Our loss, capital’s gain

‘If I can make it, so can children in Tairawhiti’

‘If I can make it, so can children in Tairawhiti’

‘I’ll be back’: Arish Naresh (inset) is heading to a new role at Capital and Coast Health Board but vows to return to a place he calls “paradise”. He will be missed for his many activities in the Tairawhiti health and social sector. His numerous roles include Justice of the Peace, New Zealand Dental and Oral Health Therapists Association chairman, UNICEF New Zealand board trustee, Naresh Professional Services director, Tairawhiti Multicultural Council president, team leader for the school dental service and director of Allied Health and Technical at Hauora Tairawhiti. File picture
Tairawhiti Multicultural Council's annual Colour Run ahas been a huge community success. File picture

PRIVILEGED people have a moral and ethical responsibility to help disadvantaged children in Tairawhiti.

That is the adamantly expressed opinion of White Ribbon ambassador, dental therapist, Tairawhiti Multicultural Council founder and health board manager Arish Naresh, who is taking up a career opportunity in Wellington in February.

Mr Naresh will be missed in the Tairawhiti health and social sector, particularly by White Ribbon for which he was only recently appointed an ambassador.

He told The Gisborne Herald he had been thinking about his options for several weeks before accepting an interview and consequently getting the job as executive director, allied scientific and technical at Capital and Coast District Health Board.

He will be responsible for a unit of 800 staff compared to 178 at Hauora Tairawhiti.

Mr Naresh said he would remain active with his other activities “because that is who I am”.

He came from a background of drugs, alcohol and family violence

He came from a background of drugs, alcohol and family violence.

“If I can make it so can children in Tairawhiti.”

Medical staff and other professionals had a societal responsibility to help those less fortunate than themselves. There was no excuse for family violence and the high murder rate of women, he said.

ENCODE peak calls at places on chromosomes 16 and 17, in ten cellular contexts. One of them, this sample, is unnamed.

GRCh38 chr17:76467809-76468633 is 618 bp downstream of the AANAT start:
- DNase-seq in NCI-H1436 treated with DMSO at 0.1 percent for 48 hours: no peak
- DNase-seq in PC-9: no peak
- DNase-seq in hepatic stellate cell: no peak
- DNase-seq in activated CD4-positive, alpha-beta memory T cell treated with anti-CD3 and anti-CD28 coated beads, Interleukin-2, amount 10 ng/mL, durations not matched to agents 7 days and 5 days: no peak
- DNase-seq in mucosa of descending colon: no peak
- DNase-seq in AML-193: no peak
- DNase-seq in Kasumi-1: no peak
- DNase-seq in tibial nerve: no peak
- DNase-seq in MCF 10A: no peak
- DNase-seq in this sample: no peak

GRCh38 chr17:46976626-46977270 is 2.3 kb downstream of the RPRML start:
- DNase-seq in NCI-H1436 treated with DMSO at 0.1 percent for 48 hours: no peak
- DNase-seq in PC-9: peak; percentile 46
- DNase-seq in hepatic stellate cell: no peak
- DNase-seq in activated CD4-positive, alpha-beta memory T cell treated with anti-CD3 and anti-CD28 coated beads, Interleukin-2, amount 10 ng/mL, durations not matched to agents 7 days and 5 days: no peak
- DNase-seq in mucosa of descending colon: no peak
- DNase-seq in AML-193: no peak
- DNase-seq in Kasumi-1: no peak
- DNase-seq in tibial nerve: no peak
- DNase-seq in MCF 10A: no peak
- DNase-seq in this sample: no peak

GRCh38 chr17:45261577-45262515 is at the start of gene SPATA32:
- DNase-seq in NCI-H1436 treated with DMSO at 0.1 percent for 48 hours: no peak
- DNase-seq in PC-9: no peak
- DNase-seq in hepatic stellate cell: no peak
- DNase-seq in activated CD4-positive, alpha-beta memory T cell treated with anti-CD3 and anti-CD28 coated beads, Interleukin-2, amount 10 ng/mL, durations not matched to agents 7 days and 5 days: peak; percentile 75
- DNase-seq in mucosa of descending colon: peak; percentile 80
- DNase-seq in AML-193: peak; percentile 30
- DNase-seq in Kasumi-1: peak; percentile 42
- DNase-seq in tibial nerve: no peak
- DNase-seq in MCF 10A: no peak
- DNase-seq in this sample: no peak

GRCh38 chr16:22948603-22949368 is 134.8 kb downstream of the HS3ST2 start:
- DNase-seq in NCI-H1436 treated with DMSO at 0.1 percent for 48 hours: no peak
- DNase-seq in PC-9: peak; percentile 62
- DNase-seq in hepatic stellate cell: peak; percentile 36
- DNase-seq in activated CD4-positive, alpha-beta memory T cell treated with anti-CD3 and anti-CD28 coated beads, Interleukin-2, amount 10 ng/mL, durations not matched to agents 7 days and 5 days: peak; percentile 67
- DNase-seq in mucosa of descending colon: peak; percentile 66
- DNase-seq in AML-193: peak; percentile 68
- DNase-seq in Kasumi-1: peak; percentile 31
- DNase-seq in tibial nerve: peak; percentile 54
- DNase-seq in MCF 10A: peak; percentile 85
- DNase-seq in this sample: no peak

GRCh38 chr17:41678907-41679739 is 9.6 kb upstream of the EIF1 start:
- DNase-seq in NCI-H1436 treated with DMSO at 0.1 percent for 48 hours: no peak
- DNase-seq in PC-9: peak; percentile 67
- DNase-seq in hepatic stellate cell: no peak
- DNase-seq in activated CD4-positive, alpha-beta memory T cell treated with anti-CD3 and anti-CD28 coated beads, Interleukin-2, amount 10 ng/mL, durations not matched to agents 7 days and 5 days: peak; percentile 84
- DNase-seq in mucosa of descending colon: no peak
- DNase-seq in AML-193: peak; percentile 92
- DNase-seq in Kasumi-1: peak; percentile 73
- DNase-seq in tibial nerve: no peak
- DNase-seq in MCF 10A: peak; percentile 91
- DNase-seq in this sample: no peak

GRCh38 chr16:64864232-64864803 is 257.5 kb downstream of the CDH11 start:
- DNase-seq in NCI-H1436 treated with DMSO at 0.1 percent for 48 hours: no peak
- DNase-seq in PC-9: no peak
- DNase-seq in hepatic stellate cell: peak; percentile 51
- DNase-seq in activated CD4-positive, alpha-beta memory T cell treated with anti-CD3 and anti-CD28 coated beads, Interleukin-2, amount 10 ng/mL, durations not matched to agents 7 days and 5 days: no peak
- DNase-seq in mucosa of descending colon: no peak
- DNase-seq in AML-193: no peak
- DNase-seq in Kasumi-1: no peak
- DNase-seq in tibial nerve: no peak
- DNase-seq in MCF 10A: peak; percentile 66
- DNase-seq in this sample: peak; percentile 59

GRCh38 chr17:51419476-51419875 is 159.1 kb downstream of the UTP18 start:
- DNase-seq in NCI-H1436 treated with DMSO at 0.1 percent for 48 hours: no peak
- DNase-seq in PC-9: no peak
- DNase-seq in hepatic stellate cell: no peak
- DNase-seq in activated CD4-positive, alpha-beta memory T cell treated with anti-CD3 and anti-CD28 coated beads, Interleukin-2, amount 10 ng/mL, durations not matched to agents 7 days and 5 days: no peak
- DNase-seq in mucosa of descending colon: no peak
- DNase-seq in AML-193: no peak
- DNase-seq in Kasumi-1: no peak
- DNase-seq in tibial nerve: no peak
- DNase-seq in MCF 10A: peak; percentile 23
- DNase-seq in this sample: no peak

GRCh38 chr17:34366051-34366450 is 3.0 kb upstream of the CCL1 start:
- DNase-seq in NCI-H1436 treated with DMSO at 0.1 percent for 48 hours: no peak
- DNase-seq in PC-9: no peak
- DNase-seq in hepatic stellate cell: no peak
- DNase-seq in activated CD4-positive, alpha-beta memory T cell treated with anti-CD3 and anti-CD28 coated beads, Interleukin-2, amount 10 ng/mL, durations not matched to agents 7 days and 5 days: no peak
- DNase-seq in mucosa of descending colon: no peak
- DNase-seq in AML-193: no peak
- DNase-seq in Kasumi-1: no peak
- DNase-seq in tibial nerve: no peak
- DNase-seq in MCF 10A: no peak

Mr Naresh had no plans to leave Gisborne until recently.

“My only plans were to have a house-warming.’’

He was “really passionate” about White Ribbon and was also concerned about dowry-related violence in Indian society.

He would remain involved in multi-cultural activities, he said.

Mr Naresh said he had spent “a brilliant’’ six years in Tairawhiti.

“I just want to thank so many people who have been a significant part of my life and helped me in my development. This region has given me so much.”

“Forever grateful for the aroha (love) I have received here”

He had no direct relatives in Tairawhiti and would “be forever grateful for the aroha (love) I have received here”.

Hauora Tairawhiti chief executive Jim Green Tairawhiti said Mr Naresh has made contributions to the health of Tairawhiti people in many ways through his role as team leader for the school dental service and as director of Allied Health and Technical at the health board.

“Arish has had a hand in lifting our oral health services so that rates of dental disease for children are reducing in Tairawhiti.

“He has brought the roles of our allied health and technical staff to the forefront in decision-making and care provided.

“He is leaving an enduring legacy in improvement in care and outcomes for people”.

Tauawhi Men’s Centre co-ordinator Tim Marshall said Mr Naresh had done much to raise awareness about diversity in cultural and other areas.

“His work with driving the development of Tairawhiti Multicultural Council, locally and nationally, is just one example.

‘‘Another was embracing the White Ribbon anti-violence kaupapa.

“Other areas included OWD — a novel approach to engage people in activity and conversation about respecting difference — and the partnership with the Gisborne Harrier Club on the Colour Run, which created a family-friendly fun event to promote the kaupapa.